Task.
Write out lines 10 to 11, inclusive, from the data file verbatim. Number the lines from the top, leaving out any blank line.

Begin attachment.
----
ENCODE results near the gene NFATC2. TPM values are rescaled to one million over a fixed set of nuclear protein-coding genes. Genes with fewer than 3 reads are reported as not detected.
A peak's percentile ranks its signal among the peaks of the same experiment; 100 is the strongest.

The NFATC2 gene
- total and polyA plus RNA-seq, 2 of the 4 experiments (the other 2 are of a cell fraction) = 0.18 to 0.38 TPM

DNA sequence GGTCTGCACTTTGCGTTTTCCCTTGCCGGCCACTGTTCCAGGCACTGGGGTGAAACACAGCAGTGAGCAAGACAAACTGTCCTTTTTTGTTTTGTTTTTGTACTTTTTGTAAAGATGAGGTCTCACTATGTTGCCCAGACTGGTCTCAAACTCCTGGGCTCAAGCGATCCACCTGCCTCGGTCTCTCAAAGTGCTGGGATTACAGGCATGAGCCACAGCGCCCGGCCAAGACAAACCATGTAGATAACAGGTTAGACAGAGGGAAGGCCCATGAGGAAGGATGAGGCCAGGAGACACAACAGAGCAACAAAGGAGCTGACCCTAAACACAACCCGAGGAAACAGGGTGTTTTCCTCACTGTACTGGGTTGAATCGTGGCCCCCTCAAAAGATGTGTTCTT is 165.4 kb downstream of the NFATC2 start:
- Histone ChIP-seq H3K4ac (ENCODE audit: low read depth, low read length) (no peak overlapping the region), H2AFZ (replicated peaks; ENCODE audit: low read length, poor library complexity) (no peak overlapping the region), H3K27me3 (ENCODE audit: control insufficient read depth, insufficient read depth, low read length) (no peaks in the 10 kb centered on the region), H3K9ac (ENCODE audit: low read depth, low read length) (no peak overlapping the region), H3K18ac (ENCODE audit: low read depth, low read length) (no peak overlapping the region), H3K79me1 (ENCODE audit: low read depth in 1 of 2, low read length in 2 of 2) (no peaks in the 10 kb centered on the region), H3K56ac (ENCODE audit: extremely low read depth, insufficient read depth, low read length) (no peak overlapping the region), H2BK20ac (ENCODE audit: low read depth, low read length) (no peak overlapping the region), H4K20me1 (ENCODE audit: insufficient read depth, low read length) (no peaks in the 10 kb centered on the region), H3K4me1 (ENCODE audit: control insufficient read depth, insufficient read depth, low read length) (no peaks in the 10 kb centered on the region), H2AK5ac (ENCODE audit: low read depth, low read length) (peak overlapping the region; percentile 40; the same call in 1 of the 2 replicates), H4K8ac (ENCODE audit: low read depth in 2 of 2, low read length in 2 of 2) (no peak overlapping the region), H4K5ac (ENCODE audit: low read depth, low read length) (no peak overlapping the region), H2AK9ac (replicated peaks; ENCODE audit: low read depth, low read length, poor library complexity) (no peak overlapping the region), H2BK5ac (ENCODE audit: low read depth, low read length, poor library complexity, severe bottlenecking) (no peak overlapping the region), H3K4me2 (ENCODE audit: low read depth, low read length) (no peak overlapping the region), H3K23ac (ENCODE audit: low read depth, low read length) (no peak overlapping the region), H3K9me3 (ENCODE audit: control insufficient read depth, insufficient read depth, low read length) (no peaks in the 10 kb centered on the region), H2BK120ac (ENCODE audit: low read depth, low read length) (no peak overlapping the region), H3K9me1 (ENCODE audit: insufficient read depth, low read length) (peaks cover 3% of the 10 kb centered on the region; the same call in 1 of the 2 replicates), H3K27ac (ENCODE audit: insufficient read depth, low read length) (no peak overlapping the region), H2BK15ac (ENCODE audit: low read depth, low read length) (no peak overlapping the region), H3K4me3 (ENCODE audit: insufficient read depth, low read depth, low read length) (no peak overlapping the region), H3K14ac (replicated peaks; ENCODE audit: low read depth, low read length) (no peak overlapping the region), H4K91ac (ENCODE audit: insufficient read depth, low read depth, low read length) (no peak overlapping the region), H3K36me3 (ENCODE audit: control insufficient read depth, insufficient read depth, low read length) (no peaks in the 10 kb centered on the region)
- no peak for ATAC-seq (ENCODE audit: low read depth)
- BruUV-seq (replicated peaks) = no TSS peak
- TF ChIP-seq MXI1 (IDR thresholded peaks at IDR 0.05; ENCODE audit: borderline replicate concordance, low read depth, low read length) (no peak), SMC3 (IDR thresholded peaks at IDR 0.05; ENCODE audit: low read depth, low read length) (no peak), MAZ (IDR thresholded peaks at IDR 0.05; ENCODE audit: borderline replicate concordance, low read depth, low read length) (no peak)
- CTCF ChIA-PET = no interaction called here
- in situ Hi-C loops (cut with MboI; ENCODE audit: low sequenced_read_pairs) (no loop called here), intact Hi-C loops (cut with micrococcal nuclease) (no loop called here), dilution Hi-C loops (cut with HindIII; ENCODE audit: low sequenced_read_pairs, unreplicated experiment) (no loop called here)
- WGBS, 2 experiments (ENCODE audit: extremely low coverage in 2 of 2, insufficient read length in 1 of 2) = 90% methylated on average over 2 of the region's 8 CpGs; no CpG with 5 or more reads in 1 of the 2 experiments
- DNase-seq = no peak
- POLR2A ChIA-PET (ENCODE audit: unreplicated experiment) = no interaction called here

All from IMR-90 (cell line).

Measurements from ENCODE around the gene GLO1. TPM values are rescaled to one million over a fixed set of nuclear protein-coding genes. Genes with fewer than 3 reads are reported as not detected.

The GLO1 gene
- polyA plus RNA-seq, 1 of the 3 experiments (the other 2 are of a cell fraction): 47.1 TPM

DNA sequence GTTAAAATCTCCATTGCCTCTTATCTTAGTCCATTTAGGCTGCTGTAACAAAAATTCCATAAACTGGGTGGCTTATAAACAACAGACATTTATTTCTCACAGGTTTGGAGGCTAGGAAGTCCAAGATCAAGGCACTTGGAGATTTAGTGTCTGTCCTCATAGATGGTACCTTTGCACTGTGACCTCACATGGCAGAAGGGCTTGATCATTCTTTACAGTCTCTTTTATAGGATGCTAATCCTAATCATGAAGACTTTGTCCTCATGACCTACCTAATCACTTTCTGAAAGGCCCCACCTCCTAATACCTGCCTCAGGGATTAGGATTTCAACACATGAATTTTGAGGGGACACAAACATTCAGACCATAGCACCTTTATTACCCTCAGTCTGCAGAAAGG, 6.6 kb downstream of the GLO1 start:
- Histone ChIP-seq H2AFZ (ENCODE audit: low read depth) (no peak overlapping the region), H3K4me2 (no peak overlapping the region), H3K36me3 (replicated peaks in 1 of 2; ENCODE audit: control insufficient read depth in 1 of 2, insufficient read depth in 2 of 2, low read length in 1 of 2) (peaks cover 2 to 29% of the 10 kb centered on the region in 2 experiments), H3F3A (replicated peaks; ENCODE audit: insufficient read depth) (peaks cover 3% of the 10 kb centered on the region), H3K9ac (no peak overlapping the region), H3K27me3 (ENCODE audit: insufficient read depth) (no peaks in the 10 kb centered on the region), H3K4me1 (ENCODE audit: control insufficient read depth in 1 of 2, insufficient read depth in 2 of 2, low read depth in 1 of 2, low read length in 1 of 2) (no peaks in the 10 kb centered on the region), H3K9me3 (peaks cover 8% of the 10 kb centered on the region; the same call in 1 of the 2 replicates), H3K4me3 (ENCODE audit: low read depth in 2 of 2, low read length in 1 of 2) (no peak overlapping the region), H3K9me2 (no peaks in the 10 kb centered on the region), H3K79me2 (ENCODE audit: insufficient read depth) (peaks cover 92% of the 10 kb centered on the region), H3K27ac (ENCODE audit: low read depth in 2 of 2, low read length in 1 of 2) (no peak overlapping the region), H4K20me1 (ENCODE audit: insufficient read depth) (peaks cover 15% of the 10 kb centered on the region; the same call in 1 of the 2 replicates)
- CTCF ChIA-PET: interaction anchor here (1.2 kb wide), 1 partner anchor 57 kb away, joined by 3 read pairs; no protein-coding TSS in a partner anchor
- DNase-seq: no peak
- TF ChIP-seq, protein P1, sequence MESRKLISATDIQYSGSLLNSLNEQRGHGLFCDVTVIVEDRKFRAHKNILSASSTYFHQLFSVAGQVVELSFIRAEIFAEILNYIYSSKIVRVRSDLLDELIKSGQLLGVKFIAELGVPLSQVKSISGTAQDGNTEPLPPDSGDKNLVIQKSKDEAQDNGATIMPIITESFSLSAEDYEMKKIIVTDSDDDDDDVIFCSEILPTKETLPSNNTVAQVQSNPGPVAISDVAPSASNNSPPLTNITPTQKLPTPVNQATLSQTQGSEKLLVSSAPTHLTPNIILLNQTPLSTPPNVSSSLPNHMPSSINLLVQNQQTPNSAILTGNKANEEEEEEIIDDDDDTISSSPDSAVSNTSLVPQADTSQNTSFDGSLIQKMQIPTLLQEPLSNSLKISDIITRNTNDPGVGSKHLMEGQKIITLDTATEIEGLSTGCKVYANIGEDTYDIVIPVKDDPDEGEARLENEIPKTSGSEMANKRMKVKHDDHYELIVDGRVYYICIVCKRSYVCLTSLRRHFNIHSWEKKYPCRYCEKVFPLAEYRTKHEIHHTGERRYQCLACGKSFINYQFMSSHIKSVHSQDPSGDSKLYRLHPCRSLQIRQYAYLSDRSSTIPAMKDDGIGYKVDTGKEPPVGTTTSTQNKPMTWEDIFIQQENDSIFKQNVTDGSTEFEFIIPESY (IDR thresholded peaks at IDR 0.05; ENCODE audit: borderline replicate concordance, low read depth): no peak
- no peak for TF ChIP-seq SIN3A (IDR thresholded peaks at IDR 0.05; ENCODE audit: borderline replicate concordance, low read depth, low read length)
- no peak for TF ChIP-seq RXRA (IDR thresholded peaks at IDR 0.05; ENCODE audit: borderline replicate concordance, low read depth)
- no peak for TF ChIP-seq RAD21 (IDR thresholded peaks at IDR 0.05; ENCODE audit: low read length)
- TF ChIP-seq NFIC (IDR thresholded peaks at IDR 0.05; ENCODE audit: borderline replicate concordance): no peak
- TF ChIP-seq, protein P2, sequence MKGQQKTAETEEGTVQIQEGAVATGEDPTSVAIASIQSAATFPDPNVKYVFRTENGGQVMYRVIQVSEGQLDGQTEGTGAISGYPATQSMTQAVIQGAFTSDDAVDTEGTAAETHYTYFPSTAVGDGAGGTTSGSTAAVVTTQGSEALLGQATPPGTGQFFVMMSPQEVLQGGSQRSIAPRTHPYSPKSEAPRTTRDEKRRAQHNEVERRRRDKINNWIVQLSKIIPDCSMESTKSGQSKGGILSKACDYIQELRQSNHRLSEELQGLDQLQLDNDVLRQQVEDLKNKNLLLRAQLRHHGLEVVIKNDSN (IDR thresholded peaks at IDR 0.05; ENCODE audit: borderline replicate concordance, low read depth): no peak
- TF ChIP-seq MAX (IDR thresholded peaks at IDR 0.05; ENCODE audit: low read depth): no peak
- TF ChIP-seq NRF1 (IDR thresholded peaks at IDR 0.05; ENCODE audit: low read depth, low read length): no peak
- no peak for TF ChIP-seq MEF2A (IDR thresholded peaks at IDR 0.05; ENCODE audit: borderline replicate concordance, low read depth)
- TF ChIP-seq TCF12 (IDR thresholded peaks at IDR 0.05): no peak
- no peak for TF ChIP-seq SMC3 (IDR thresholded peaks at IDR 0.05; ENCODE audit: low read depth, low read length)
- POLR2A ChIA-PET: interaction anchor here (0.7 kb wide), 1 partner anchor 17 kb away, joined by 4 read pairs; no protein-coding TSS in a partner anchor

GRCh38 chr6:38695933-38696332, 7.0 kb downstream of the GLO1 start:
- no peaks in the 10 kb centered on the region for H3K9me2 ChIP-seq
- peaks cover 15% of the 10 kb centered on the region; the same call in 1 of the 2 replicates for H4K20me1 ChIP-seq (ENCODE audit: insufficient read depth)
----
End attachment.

- CTCF ChIA-PET = no interaction called here
- in situ Hi-C loops (cut with MboI; ENCODE audit: low sequenced_read_pairs) (no loop called here), intact Hi-C loops (cut with micrococcal nuclease) (no loop called here), dilution Hi-C loops (cut with HindIII; ENCODE audit: low sequenced_read_pairs, unreplicated experiment) (no loop called here)